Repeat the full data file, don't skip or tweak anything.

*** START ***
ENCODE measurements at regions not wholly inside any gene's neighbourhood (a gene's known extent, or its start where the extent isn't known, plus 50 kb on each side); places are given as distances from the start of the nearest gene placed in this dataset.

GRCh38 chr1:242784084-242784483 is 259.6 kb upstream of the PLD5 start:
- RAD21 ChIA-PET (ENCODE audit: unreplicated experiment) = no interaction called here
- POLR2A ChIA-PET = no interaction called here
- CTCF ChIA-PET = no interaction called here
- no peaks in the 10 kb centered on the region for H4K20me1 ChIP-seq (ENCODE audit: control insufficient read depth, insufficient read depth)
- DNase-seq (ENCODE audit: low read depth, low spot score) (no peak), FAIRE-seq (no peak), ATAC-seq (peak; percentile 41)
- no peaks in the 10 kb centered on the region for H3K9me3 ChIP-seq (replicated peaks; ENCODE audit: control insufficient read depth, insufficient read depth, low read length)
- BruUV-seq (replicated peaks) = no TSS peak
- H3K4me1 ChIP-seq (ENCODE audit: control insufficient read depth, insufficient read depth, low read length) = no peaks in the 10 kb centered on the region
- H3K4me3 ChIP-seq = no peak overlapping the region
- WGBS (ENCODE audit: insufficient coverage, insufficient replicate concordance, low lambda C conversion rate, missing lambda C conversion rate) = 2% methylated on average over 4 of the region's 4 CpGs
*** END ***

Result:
ENCODE measurements at regions not wholly inside any gene's neighbourhood (a gene's known extent, or its start where the extent isn't known, plus 50 kb on each side); places are given as distances from the start of the nearest gene placed in this dataset.

GRCh38 chr1:242784084-242784483 is 259.6 kb upstream of the PLD5 start:
- RAD21 ChIA-PET (ENCODE audit: unreplicated experiment) = no interaction called here
- POLR2A ChIA-PET = no interaction called here
- CTCF ChIA-PET = no interaction called here
- no peaks in the 10 kb centered on the region for H4K20me1 ChIP-seq (ENCODE audit: control insufficient read depth, insufficient read depth)
- DNase-seq (ENCODE audit: low read depth, low spot score) (no peak), FAIRE-seq (no peak), ATAC-seq (peak; percentile 41)
- no peaks in the 10 kb centered on the region for H3K9me3 ChIP-seq (replicated peaks; ENCODE audit: control insufficient read depth, insufficient read depth, low read length)
- BruUV-seq (replicated peaks) = no TSS peak
- H3K4me1 ChIP-seq (ENCODE audit: control insufficient read depth, insufficient read depth, low read length) = no peaks in the 10 kb centered on the region
- H3K4me3 ChIP-seq = no peak overlapping the region
- WGBS (ENCODE audit: insufficient coverage, insufficient replicate concordance, low lambda C conversion rate, missing lambda C conversion rate) = 2% methylated on average over 4 of the region's 4 CpGs